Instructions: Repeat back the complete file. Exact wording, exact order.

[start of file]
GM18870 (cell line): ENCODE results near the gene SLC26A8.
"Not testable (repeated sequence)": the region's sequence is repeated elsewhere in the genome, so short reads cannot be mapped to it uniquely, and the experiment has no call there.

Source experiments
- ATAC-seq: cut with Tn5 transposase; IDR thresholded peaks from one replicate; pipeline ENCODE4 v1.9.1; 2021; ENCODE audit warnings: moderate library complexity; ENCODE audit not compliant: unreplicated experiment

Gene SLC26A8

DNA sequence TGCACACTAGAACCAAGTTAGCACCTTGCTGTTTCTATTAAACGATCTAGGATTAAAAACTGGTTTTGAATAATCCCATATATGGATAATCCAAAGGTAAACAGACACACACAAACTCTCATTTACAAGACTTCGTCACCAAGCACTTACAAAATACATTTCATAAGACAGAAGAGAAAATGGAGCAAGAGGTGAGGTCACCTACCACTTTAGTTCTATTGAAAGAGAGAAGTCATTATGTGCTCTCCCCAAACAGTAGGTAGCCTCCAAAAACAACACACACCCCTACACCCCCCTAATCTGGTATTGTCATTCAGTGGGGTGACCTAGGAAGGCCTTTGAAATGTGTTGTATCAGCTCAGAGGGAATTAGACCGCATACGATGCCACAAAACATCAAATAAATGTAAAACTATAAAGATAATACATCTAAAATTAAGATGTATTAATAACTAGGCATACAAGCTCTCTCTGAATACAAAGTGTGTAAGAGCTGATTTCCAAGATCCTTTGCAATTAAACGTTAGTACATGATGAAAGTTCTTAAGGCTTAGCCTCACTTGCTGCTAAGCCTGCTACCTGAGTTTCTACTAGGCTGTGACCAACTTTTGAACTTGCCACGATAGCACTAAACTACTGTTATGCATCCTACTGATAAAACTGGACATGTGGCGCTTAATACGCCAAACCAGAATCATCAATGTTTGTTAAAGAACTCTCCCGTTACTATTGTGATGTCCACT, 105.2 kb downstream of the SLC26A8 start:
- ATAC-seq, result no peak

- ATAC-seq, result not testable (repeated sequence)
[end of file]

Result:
GM18870 (cell line): ENCODE results near the gene SLC26A8.
"Not testable (repeated sequence)": the region's sequence is repeated elsewhere in the genome, so short reads cannot be mapped to it uniquely, and the experiment has no call there.

Source experiments
- ATAC-seq: cut with Tn5 transposase; IDR thresholded peaks from one replicate; pipeline ENCODE4 v1.9.1; 2021; ENCODE audit warnings: moderate library complexity; ENCODE audit not compliant: unreplicated experiment

Gene SLC26A8

DNA sequence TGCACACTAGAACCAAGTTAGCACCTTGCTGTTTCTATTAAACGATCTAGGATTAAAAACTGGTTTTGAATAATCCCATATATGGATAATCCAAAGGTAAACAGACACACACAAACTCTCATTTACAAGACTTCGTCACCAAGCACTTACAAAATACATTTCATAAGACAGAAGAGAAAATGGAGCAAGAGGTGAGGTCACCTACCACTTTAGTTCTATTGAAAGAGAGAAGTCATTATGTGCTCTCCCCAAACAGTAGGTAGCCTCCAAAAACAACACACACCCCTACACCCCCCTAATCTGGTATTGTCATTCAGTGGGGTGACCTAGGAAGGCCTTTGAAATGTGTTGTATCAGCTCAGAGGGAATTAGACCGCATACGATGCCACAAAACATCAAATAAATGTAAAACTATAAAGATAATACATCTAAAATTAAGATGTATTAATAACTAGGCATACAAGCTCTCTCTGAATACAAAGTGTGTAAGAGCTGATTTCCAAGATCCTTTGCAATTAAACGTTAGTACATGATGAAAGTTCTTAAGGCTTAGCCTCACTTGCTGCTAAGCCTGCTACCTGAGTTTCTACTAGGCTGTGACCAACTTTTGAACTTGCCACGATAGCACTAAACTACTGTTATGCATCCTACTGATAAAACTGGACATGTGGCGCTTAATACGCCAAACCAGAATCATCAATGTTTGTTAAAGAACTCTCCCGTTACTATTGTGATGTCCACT, 105.2 kb downstream of the SLC26A8 start:
- ATAC-seq, result no peak

- ATAC-seq, result not testable (repeated sequence)